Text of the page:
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How the Chicxulub impact made acid rain

Landsat data show the trough of the Chicxulub impact crater near Yucatan Peninsula, Mexico.

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Acid rain from the Chicxulub asteroid impact, which happened roughly 65 million years ago and is linked to the death of the dinosaurs, could have created a mass extinction in the oceans, new experiments show.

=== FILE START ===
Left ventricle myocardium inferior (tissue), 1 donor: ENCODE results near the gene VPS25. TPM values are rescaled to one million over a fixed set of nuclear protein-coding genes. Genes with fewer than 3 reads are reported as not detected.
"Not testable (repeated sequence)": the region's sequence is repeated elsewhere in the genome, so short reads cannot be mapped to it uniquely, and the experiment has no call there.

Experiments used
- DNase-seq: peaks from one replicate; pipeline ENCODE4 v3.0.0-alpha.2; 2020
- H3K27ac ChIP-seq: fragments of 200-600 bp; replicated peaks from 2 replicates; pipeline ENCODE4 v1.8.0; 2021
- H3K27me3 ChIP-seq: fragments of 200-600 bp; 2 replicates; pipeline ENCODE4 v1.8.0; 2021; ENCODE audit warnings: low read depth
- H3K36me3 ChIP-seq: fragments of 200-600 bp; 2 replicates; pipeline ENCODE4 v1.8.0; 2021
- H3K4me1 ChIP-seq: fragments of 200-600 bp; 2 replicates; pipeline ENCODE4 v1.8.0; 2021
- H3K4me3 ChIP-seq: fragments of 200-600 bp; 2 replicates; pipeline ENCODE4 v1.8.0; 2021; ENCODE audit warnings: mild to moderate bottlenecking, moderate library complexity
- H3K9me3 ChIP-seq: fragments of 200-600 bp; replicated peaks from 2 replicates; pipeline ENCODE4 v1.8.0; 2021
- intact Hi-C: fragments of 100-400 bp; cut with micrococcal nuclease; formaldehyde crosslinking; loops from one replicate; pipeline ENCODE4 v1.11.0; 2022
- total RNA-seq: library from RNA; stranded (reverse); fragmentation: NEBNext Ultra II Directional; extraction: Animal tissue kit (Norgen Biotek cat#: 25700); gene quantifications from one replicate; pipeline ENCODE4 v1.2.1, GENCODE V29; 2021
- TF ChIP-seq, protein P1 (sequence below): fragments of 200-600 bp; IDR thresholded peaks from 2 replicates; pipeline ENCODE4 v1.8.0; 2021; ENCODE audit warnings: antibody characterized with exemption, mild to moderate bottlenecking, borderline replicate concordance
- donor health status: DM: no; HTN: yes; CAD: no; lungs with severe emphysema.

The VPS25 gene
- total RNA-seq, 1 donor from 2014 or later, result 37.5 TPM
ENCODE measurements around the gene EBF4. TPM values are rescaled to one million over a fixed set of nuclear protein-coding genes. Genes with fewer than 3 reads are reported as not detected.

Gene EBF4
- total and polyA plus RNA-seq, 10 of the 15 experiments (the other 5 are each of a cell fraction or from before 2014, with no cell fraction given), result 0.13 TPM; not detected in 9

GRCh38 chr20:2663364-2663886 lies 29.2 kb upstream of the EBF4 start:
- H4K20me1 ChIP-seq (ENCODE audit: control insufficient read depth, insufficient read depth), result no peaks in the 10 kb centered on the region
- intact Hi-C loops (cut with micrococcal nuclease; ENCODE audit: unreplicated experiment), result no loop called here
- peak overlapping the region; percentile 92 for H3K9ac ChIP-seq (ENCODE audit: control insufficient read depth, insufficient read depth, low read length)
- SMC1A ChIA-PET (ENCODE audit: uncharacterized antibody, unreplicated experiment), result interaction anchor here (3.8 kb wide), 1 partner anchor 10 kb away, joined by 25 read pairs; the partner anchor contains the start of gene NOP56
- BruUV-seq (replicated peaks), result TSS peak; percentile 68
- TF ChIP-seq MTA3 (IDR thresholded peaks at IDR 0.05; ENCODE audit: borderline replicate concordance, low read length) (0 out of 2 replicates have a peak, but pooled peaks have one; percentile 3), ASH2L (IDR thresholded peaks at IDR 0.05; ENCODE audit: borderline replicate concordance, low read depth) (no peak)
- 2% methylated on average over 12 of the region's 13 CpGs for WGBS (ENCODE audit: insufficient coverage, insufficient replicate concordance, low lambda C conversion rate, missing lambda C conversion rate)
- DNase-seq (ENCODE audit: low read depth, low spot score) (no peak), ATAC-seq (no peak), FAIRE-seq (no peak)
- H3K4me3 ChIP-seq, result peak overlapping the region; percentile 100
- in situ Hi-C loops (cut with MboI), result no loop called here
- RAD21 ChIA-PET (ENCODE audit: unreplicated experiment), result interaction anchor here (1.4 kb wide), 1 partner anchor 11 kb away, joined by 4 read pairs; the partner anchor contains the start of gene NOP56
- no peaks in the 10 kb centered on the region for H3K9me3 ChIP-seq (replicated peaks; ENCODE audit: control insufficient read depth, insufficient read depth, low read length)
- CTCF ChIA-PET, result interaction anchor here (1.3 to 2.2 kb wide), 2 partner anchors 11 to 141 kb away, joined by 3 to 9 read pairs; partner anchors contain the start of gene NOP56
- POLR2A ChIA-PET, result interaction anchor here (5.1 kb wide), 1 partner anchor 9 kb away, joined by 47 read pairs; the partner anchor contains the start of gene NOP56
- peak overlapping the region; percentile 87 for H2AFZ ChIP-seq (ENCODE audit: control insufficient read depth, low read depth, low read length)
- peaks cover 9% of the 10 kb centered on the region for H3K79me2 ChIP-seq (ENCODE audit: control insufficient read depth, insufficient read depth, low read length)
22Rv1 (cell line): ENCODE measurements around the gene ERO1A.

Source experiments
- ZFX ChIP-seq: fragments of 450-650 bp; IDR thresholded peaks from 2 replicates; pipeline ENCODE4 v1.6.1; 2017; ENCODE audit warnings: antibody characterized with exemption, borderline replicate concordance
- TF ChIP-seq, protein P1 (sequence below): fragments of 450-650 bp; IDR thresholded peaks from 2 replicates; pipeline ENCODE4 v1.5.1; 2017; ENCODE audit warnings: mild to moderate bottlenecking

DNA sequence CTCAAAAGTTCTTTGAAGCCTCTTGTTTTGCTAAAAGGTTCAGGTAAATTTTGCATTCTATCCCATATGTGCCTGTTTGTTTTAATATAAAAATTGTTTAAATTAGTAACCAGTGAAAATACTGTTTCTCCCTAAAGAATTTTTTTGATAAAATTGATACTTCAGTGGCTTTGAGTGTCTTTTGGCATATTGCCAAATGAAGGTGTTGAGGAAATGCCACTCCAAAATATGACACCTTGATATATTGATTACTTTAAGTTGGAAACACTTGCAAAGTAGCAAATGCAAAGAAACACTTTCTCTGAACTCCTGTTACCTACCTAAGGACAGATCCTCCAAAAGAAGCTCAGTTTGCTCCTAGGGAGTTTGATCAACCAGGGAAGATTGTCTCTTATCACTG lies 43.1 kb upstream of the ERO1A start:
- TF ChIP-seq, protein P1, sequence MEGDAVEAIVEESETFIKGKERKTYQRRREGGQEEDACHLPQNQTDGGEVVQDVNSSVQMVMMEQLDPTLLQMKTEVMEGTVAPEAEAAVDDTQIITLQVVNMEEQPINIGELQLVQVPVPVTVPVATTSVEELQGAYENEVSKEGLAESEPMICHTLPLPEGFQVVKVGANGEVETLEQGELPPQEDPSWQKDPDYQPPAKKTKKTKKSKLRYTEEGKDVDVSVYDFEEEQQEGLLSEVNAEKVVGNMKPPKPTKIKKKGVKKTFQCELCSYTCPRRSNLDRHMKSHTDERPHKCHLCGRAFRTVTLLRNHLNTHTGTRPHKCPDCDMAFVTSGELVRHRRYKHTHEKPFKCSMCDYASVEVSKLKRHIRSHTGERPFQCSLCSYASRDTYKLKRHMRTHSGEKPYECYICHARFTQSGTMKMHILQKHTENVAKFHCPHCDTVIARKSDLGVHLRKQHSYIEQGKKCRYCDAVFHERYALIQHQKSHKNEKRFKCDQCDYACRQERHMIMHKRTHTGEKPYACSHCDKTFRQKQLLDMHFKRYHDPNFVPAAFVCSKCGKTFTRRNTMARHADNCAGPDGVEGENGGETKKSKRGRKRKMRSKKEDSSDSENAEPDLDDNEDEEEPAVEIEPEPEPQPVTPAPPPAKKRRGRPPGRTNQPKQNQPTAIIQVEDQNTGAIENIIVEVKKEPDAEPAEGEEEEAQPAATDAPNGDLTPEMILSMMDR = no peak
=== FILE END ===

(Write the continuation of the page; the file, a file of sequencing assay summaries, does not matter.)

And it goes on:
Using lasers to accelerate materials to asteroid-like impact velocities, scientists found that the sulfur in rock from Mexico’s Yucatán Peninsula near the Chicxulub site could have vaporized into sulfur trioxide. The compound would have reacted quickly with atmospheric water vapor, creating airborne sulfuric acid particles. The acid particles could have clung to heavier particles ejected from the impact, making acid rain that would have killed most of the marine life living close to the water’s surface, the team reports March 9 in Nature Geoscience.

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